I’m so looking forward to warmer weather and planting these outside!
On our last trip to Vite’s Greenhouse, our son asked us to bring back tropical snapdragons…..well, snapdragons aren’t tropical, but it might seem like they are up here in the frozen section of zone 5! When a bloom is gently pressed together, it really does look like a dragon.
For us, snapdragons are annuals. They may still be planted, though! Usually, the seeds are planted outside in a sunny or partially sunny spot a few weeks before the last frost date. These plants may also be purchased from a local vender, such as a greenhouse, Lowes, really anywhere they are selling outdoor plants.
Snapdragons begin flowering early–so they can add an incredibly punch of color into your garden before it’s time for the full summer blooms. Snapdragons come in a variety of stunning colors–some people like to plant a mixture of colors while others stick with one color for a larger effect.
Snapdragons may be cut and used for bouquets in the house, but mine usually do not last long in vases. Still, they provide a vibrant and attractive plant in your garden for audiences of all ages! This behavior might well be tied to the flower’s meaning in the language of flowers–deception and graciousness!
During the winter, I was busy purchasing seeds. I thought I’d been buying them from a local, U.S. company. Not so! My seeds are coming from China.
Now, I have nothing against the Chinese, but this is taking way too long. Every four weeks, a few seeds will arrive via the mail. They always send extra seeds, like celery and saffron, but these are seeds I really didn’t want. I ordered three types of seeds from this company, and I’ve gotten two of the same type of seeds, plus the extras. And I’m guessing the Chinese does not translate well, or the translator is unable to communicate effectively.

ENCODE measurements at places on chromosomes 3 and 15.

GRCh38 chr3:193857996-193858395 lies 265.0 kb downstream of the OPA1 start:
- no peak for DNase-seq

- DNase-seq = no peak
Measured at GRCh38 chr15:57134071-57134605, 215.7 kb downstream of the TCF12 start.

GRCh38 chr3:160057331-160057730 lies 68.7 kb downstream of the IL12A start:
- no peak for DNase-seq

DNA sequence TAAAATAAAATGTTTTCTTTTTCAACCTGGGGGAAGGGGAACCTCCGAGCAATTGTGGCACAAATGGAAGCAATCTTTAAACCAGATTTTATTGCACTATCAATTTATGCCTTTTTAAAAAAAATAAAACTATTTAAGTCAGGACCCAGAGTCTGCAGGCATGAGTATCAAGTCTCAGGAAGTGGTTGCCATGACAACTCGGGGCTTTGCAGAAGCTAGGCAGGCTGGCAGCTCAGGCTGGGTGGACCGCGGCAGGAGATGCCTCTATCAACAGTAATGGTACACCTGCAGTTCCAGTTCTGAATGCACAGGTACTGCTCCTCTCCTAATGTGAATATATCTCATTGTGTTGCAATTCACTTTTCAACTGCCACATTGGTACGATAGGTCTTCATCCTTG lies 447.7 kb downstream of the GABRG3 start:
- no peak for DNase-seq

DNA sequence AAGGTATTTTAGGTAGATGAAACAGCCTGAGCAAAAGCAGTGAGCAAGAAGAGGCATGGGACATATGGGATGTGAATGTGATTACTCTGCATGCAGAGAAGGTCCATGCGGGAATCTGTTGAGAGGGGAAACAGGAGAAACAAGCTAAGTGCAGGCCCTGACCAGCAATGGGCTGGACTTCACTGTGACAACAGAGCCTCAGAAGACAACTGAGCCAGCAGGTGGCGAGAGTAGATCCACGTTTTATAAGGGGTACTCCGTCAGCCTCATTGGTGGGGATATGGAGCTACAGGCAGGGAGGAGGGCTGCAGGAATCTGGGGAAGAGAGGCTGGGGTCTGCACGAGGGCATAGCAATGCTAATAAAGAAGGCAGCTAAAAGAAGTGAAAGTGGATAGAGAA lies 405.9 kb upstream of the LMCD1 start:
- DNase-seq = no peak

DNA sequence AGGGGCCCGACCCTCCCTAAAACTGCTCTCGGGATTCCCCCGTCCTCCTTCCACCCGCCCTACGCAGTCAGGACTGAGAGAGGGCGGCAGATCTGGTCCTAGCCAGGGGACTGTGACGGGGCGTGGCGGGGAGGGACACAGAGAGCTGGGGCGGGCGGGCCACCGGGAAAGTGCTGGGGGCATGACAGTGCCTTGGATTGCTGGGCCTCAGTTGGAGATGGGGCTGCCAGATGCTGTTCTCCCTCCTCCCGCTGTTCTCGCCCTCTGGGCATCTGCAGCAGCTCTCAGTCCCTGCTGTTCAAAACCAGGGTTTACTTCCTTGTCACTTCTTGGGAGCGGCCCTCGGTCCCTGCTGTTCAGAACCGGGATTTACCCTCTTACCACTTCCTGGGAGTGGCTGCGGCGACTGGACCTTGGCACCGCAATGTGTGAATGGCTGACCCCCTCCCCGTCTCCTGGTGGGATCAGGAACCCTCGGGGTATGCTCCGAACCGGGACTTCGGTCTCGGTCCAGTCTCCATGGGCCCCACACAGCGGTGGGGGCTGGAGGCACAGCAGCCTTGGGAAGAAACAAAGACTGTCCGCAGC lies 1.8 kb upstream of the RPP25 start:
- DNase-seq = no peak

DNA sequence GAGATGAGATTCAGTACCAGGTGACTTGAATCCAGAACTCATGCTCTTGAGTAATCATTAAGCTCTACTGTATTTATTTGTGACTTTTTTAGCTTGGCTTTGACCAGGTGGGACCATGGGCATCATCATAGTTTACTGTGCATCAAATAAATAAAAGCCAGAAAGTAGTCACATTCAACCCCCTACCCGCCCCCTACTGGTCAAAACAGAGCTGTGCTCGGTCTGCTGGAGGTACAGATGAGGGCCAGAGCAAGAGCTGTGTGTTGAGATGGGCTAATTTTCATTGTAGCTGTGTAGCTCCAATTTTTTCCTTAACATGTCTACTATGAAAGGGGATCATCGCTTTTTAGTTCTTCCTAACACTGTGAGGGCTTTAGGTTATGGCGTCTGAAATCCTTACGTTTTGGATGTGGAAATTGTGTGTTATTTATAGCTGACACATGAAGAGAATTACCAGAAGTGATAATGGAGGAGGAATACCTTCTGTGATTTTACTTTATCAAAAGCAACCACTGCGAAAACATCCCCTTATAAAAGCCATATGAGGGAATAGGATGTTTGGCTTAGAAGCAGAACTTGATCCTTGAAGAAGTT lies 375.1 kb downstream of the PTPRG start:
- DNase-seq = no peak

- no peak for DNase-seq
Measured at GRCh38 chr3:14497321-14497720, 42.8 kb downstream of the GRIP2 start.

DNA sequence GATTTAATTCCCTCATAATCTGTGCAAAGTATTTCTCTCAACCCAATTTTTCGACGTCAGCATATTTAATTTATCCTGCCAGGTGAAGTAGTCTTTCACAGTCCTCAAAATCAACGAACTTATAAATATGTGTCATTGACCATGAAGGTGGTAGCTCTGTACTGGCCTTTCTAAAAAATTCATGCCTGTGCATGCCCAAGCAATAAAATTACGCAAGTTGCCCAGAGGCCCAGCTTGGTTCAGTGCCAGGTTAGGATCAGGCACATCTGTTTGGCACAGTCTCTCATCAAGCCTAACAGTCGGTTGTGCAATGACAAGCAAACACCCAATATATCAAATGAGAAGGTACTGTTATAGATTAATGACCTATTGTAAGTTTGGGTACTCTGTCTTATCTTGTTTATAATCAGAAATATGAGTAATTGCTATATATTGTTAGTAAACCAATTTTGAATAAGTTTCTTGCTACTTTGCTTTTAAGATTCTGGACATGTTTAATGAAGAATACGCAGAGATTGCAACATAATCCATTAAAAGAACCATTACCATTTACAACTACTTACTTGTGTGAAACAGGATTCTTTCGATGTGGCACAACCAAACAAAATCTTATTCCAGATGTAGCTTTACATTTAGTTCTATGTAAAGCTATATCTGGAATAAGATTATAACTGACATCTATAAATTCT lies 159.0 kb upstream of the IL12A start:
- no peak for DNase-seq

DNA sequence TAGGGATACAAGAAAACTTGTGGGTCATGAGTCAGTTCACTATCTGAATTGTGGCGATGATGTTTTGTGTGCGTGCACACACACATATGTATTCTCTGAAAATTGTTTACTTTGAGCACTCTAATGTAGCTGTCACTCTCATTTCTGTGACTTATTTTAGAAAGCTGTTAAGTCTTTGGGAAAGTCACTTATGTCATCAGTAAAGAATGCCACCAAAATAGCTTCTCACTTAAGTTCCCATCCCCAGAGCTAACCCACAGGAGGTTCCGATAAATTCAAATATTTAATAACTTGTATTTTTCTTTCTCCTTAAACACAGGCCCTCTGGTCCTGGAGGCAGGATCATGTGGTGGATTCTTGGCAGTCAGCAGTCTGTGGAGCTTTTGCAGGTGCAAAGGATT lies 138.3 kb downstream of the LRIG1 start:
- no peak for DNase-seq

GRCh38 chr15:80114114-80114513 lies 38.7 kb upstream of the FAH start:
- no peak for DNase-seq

The first time, I received purple datura and the saffron. The next time, I received purple moonflower, which is misnamed, and the celery. I don’t think I ordered this.
I’m going to be really, really sad if the cat whisker seeds don’t show up, and I have a bad feeling about it.
Sigh. Next time, I will thoroughly investigate the seller before placing an order if I am not familiar with them.
Where do you order seeds from?
Sometimes it is hard to wait for spring and summer blooming flowers, but Pansies help to bridge the gap between winter and spring/summer’s abundance of blooms.
Pansies are hardy plants that can withstand the colder temperatures of early spring and late fall. They add excellent color into an otherwise dreary landscape.
In the language of flowers, Pansies are associated with loving thoughts, and as the Pansy is quite an old plant, can also be found in Greek legend. In the legend, all pansies were once white flowers, but after Cupid struck the flower with an arrow, the flowers became colorful. It was believed that the Pansy could be used in love potions.
Pansies come in a variety of colors, with their most distinctive feature being the “face” on the flower. They can be grown from seeds, but I buy some in early spring from the local nursery. Once they are planted in a partially shaded area, all you have to do is remember to water them and enjoy the bright color!